Cost of equity calculator

The cost of equity is a financial metric used to estimate the return required by investors to hold shares of a company’s stock. It represents the minimum rate of return a company must generate to satisfy its shareholders.

Ian Hawkins

Page written by Ian Hawkins. Last reviewed on July 17, 2024. Next review due April 1, 2025.

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Cost of equity

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What is the cost of equity?

The cost of equity represents the return required by investors for holding a company’s stock. It reflects the opportunity cost of investing in the company’s equity rather than alternative investments with similar risk profiles.

How to calculate cost of equity

To calculate the cost of equity, you can use the Capital Asset Pricing Model (CAPM) or the Dividend Discount Model (DDM). I’ll explain both methods:

  1. Capital asset pricing model (CAPM): The CAPM calculates the cost of equity based on the risk-free rate of return, the expected market return, and the company’s beta (a measure of the stock’s volatility relative to the overall market). The formula for calculating the cost of equity using CAPM is:

    Cost of equity = risk-free rate + beta × (market return – risk-free rate)

    Here’s how to calculate it:

  • Determine the risk-free rate: Find the current risk-free rate, usually the yield on government bonds, with a similar maturity to the investment horizon.
  • Determine the market return: Estimate the expected return of the overall market, typically using historical market data.
  • Determine the company’s beta: Beta measures the sensitivity of the company’s stock price to market fluctuations. You can find beta values for publicly traded companies from financial websites or databases.
  • Plug in the values into the formula: Substitute the risk-free rate, market return, and company’s beta into the formula to calculate the cost of equity.
  1. Dividend discount model (DDM): The DDM calculates the cost of equity based on the company’s expected dividends and the expected growth rate of those dividends. The formula for calculating the cost of equity using DDM is:

    Cost of Equity = Dividends per share / stock price + dividend growth rate

    Here’s how to calculate it:

  • Determine the expected dividends per share: Estimate the expected dividends the company will pay to its shareholders in the future. This can be based on historical dividends or projected future dividends.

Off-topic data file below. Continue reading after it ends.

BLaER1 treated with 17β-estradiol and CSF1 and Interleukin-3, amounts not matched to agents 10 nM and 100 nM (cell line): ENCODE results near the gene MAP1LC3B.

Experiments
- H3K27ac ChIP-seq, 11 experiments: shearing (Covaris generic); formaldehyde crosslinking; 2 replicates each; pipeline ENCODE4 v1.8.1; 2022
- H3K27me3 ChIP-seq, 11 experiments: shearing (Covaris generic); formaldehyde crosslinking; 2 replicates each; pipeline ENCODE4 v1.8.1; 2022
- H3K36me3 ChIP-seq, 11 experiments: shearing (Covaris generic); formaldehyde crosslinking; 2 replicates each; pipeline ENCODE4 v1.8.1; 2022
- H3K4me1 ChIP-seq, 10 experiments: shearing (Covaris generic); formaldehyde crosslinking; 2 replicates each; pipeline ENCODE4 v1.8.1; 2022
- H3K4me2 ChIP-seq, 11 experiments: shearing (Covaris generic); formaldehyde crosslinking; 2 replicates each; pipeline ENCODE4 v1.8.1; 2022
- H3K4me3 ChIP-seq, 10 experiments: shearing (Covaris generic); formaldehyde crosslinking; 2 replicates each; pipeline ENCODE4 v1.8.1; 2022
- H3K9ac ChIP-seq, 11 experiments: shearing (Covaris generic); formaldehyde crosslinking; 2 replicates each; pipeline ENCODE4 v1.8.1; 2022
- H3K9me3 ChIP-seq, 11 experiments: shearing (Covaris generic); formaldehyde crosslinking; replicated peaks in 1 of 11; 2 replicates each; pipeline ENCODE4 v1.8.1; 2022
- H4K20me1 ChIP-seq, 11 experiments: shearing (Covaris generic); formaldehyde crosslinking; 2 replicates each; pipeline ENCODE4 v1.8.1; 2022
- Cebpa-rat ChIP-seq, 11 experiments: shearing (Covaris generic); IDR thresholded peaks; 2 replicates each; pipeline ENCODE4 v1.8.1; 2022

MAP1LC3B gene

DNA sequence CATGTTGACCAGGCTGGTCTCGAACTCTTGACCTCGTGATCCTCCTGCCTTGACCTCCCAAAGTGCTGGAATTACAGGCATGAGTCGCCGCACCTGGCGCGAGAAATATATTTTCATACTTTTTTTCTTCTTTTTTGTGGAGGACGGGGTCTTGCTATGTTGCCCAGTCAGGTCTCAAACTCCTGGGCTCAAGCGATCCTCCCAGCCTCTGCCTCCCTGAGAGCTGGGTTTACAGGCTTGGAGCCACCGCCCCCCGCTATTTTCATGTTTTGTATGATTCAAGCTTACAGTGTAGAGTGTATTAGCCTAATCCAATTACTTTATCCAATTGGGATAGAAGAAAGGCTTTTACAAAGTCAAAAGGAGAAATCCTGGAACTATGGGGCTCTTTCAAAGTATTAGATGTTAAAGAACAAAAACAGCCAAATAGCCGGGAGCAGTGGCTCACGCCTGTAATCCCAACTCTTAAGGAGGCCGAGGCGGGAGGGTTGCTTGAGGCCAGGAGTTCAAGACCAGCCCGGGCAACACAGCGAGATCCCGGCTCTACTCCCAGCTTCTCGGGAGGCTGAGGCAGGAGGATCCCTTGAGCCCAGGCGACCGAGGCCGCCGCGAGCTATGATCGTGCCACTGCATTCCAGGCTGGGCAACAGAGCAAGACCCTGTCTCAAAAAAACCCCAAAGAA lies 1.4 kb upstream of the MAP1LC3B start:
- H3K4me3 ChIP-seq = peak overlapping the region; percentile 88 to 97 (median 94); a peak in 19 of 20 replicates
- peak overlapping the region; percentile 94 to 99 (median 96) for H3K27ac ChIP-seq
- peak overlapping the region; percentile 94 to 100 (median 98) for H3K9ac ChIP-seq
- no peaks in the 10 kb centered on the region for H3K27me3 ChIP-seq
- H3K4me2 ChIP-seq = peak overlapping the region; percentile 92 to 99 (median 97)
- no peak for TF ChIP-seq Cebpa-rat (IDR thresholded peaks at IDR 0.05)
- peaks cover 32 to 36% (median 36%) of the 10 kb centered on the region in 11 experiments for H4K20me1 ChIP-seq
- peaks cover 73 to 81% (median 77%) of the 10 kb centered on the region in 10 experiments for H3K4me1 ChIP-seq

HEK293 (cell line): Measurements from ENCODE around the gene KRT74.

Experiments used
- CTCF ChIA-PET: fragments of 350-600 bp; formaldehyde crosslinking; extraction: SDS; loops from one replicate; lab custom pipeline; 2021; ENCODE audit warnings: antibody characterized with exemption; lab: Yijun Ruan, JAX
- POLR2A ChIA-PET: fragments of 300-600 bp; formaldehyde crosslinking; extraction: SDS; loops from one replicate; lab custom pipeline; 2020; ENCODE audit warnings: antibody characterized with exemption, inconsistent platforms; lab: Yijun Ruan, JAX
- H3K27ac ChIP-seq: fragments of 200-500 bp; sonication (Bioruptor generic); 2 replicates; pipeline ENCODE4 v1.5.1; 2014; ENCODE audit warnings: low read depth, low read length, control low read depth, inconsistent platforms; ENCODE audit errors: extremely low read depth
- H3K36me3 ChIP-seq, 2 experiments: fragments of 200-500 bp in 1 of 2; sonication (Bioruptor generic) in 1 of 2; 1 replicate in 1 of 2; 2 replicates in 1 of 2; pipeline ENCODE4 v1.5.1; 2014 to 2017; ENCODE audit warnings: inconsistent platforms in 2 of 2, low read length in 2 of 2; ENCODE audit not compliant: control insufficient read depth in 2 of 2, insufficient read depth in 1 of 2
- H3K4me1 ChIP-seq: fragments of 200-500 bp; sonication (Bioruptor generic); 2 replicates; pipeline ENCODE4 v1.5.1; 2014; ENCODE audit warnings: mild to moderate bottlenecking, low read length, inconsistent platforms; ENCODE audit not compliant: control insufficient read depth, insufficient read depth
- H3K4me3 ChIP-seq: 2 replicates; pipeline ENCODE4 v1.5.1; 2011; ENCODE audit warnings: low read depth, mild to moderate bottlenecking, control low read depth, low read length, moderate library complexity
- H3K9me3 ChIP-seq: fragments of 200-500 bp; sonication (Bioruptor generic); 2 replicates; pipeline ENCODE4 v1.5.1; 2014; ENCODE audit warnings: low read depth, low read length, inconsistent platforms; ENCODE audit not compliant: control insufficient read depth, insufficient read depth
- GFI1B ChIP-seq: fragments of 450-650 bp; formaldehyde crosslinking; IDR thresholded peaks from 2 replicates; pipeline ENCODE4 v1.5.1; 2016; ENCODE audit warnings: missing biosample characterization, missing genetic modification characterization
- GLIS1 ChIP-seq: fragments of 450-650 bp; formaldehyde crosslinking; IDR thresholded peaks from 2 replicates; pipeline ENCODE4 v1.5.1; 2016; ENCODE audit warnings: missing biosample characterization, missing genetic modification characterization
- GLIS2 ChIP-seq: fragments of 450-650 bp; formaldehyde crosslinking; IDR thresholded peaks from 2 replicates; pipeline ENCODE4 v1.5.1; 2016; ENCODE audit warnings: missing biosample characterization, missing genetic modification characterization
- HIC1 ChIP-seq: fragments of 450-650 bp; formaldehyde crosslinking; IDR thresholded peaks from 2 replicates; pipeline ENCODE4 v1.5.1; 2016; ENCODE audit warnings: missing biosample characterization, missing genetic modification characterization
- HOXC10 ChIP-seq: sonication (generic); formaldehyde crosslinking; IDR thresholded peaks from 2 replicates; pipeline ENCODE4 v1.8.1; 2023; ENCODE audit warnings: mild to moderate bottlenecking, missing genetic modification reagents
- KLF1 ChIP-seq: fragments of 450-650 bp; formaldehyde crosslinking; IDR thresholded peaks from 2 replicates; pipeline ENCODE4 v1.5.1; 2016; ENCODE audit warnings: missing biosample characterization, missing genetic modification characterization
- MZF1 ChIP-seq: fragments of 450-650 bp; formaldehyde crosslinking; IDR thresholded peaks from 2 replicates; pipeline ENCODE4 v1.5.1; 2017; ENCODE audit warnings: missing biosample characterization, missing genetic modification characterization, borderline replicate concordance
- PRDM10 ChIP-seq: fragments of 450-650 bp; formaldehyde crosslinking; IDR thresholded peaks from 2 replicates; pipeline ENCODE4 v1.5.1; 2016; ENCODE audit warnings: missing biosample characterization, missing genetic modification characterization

• Determine the current stock price: Find the current market price per share of the company’s stock.
  • Determine the expected dividend growth rate: Estimate the rate at which the company’s dividends are expected to grow over time.
  • Plug in the values into the formula: Substitute the dividends per share, stock price, and dividend growth rate into the formula to calculate the cost of equity.

Please note that both methods have their limitations and should be used in conjunction with other financial analysis tools when evaluating the cost of equity.

Example

As mentioned earlier, there are two ways to calculate the cost of equity. The first is based on the CAPM model, and the second is the Dividend discount model (DDM) or the dividend capitalization model. The latter is simpler, but it can only be used if the company is paying dividends.

Cost of Equity Formula based on CAPM Model:

Cost of Equity=Risk-free rate of return+β×(Market rate of return−Risk-free rate of return)

Formula based on the Dividend Capitalization Model:

Cost of Equity=(DPS/CSP)+GRD

Let’s go through an example using the dividend capitalization model. Imagine a company with a current share price of $100. The company announced a dividend of $3 per share this year, which is expected to grow by 4% annually. The cost of equity for this company is calculated as follows:

Cost of Equity=($3/$100)+4%=7%

We can understand this value as the company’s cost. To obtain an additional $100 in cash from investors right now, they would theoretically have to pay them $107 in the future.

Cost of equity vs. cost of debt: What is the difference?

The cost of equity represents the return required by equity investors, while the cost of debt reflects the interest rate paid by a company on its borrowed funds. Equity investors bear more risk than debt holders and, and therefore require a higher return. The cost of equity is often higher than the cost of debt due to the increased risk associated with equity investments.

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